Romans 12:2 is one of my all-time favorite Bible verses. It tells me I am not to “conform to the pattern of this world.” As I was creating my journal entry, I spent time reflecting on the words of the passage. What do they mean? What does God expect from me? In the Greek, the words, “conform… to the pattern of this world…,” mean “to form according to a pattern or mold.” The word, “world,” does not refer to the created world. Instead, it refers to all thoughts, opinions, principles, ideals, goals, and desires present in my world at a given time (Arndt and Gingrich).
As a Christian, it is my responsibility to identify how I am being influenced. Is the influence godly or ungodly? Am I so well adjusted to my culture that I fit into it without even giving a second thought? Do my actions and words influence others to Christ or away from Him? As I began to think about the answers to these questions, this thought occurred. I cannot blindly do what everyone else is doing. Instead, I need to actively think about my choices and actions and why I am doing them.
In Sunday school, we have been spending a lot of time discussing how the culture in which we live influences just about every aspect of our lives, and if I don’t make a conscious effort not to conform to the messages I see and hear, I could easily, without warning, find myself far from becoming like Christ, which is something I desperately desire.
The next part of the verse tells me, “…to be transformed by the renewing of [my] mind…” In the Greek, the word is written in the imperative mood, which means it is a command. The transformation is outward rather than inward. It is a change in my character (Arndt and Gingrich). Believe me when I tell you this does not come easily or naturally! That is why in the previous verse, Paul has written that I am to “present myself [daily] as a living sacrifice.”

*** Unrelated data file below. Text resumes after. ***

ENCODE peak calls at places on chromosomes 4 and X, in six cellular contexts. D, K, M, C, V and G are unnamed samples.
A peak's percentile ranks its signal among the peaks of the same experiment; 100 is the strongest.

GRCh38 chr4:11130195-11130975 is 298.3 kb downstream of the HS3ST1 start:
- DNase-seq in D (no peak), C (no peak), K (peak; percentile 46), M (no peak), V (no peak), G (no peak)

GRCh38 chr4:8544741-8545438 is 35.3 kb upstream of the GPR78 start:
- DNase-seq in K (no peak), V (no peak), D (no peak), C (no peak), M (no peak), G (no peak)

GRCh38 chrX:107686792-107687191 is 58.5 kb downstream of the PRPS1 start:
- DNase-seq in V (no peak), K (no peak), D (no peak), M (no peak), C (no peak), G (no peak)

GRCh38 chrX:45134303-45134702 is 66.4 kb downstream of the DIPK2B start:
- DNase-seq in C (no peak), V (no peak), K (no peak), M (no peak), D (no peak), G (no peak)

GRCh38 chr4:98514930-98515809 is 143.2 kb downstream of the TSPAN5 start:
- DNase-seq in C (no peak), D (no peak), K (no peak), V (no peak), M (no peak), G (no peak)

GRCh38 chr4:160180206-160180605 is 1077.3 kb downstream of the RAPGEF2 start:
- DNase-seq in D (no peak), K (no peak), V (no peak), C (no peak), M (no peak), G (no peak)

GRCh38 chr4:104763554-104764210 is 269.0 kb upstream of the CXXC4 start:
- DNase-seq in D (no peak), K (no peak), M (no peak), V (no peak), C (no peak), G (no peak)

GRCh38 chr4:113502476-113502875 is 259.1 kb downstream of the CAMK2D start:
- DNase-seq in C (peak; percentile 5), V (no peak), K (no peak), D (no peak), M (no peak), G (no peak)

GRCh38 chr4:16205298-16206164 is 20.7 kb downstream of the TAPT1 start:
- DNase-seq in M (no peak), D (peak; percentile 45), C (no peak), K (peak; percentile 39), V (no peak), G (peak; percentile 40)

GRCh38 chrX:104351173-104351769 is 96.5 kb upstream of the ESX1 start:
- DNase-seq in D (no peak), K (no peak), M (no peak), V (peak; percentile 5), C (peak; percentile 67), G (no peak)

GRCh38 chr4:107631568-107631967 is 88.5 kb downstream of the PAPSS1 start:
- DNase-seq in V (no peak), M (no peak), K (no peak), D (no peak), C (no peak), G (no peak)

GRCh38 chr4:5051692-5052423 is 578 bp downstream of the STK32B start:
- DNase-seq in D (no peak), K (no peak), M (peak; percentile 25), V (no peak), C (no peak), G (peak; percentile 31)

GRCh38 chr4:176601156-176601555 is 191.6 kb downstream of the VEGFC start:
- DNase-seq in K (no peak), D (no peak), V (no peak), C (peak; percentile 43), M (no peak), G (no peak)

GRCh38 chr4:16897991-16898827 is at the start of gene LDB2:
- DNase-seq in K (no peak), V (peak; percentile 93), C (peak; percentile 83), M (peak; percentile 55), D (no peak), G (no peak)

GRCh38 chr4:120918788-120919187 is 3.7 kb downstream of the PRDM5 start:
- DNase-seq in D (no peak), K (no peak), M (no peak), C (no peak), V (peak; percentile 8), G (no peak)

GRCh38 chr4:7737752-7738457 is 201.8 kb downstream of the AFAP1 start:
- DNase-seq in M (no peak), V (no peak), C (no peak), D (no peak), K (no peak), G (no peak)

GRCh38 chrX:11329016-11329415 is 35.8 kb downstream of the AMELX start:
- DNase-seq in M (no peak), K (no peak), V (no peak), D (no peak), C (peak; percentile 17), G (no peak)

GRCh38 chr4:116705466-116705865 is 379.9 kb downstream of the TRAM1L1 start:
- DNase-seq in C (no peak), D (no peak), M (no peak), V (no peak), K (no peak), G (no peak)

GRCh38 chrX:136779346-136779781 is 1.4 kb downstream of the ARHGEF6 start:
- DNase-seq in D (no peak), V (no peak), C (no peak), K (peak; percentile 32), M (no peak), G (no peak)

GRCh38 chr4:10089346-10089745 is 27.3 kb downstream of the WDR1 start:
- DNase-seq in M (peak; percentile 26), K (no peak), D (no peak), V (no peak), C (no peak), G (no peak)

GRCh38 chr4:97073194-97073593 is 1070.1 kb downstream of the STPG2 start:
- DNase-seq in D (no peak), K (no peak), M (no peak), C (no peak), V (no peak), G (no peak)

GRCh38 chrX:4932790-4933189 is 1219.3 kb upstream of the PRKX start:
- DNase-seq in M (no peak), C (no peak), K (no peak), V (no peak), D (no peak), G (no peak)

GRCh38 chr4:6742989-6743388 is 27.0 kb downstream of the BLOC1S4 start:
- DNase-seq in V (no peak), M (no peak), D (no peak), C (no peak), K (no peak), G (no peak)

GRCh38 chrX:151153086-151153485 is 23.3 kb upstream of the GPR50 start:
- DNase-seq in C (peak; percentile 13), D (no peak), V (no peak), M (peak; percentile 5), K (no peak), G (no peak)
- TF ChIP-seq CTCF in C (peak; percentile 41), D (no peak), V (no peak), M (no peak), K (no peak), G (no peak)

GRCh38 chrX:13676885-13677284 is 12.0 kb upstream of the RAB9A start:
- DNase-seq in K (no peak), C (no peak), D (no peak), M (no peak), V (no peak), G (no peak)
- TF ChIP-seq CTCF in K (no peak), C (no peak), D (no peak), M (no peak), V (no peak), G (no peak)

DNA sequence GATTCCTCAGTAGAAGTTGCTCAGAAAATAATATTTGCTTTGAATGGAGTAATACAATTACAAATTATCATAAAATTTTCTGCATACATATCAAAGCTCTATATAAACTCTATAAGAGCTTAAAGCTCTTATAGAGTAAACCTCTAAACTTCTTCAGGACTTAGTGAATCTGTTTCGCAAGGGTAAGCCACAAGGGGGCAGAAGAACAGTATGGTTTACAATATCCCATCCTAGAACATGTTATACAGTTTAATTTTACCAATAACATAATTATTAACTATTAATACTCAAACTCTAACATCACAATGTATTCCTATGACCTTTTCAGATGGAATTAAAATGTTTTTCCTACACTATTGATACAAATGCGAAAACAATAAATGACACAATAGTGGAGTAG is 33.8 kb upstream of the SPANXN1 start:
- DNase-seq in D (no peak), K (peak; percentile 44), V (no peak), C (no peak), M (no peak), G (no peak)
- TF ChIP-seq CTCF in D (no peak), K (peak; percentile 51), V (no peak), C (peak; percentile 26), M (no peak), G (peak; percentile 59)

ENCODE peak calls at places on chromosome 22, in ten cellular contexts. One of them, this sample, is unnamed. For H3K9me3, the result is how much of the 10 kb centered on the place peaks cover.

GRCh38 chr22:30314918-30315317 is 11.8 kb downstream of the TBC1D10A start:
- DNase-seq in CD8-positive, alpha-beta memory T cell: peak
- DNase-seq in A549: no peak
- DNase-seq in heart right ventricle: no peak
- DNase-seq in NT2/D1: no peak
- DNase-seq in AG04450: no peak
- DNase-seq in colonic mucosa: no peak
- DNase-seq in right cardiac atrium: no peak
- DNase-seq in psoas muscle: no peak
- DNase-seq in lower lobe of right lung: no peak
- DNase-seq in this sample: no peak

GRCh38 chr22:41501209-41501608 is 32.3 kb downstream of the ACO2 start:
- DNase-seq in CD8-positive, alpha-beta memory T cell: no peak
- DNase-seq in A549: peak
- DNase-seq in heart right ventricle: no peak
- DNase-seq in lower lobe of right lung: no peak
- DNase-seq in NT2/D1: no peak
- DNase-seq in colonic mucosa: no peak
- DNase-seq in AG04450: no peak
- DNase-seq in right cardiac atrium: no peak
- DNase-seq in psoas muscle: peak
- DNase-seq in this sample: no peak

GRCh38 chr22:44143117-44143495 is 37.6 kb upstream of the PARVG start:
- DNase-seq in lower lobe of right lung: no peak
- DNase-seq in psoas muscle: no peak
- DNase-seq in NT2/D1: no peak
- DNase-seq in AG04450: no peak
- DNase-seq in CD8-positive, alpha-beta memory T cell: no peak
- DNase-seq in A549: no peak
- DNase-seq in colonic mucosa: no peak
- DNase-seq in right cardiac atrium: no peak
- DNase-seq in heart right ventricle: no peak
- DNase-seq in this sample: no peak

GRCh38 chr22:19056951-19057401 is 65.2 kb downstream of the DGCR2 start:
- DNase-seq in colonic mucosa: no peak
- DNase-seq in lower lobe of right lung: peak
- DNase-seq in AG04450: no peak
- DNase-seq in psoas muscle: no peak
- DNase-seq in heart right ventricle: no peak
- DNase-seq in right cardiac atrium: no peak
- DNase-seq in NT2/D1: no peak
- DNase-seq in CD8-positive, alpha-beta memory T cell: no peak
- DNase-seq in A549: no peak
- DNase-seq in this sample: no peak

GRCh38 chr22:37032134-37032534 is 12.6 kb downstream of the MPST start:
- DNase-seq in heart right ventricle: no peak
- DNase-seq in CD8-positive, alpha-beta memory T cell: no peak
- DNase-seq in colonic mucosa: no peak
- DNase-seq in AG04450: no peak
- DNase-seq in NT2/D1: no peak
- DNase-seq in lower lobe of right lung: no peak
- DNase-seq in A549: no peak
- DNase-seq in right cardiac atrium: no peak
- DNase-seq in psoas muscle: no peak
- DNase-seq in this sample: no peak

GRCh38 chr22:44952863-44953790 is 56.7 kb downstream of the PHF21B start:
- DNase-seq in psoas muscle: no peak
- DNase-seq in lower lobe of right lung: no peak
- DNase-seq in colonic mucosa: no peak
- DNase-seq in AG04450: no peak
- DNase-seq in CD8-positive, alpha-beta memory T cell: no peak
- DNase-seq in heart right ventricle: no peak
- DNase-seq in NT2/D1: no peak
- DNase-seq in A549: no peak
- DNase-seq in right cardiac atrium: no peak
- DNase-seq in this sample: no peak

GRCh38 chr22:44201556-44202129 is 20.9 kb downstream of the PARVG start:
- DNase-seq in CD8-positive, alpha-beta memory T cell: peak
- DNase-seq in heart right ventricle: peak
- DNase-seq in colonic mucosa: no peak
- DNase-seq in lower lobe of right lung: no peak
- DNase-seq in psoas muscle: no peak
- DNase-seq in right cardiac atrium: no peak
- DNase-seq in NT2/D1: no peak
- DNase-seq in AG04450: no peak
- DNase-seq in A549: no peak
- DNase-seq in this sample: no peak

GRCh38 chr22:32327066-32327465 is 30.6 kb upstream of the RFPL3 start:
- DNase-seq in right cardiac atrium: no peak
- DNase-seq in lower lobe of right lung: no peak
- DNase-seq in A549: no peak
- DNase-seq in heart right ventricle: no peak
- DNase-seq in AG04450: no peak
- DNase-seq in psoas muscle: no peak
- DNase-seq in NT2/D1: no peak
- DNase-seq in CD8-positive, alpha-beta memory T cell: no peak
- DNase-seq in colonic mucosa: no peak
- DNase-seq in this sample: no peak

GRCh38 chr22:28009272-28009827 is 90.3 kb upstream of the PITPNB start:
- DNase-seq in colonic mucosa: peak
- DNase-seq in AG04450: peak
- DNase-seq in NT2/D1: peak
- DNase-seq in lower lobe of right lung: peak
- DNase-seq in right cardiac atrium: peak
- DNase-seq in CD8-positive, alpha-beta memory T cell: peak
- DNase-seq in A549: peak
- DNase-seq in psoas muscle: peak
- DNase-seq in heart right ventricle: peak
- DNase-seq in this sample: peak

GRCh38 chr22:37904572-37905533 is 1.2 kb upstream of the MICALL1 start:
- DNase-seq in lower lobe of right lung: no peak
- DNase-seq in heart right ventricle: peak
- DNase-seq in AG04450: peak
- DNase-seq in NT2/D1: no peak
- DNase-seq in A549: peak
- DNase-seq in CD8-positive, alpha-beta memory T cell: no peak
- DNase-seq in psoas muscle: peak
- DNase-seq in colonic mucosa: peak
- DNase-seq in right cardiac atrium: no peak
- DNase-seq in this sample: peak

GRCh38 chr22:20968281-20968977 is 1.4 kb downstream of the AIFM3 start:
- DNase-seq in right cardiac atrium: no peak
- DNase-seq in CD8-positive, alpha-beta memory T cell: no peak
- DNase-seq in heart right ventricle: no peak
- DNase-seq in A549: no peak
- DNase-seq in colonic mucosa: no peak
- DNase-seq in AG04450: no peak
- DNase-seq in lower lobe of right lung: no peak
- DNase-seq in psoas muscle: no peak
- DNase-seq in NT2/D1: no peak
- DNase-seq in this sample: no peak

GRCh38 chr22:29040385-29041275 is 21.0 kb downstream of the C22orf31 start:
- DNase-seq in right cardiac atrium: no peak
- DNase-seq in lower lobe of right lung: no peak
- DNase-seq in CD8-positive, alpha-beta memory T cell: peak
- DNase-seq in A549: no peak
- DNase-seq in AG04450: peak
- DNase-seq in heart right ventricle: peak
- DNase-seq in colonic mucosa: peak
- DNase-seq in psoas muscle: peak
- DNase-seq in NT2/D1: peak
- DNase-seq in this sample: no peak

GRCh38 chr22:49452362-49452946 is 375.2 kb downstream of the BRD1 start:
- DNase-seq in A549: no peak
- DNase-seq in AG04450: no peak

God’s grace has provided me the ability to change my character. My heavenly Father has sealed me with the gift of His Holy Spirit; He influences me towards godliness. Because of the Holy Spirit, I have the power to change any part of my character that has become unlike Christ. Yes, old habits and desires will creep in; however, the more I work at becoming like Christ, the easier it becomes to push them away.
I serve a good and gracious God; He never gives a command without presenting how to accomplish it. In this case, the command is accomplished “by the renewing of [my] mind.” How do I renew my mind? In a perfect world, it would mean to simply think new thoughts. However, this is not a perfect world. I cannot do what God has asked by having new thoughts. Instead, it requires me to bring my thinking up to a new standard, God’s standard. It is not enough for me to say, “I won’t think this way anymore.” It requires me to learn to adjust my thinking and redirect it towards godly principles. Yes, the Holy Spirit is there to guide and teach me through the process; but I must play an active role. In Corinthians, I am “…destroying assumptions and every lofty thing that has raised up against the knowledge of God, and I am taking every thought captive to the obedience of Christ…” Transformation of my mind requires my persistent and purposeful action. This is the only way I can keep from “conforming to the pattern of this world.”
William Arndt and F. Gingrich, A Greek-English Lexicon of the New Testament and Other Early Christian Literature (BibleWorks 7.0 BibleWorks LLC., Norfolk, VA, 2006).
Don’t forget to leave a comment. How did God speak to you?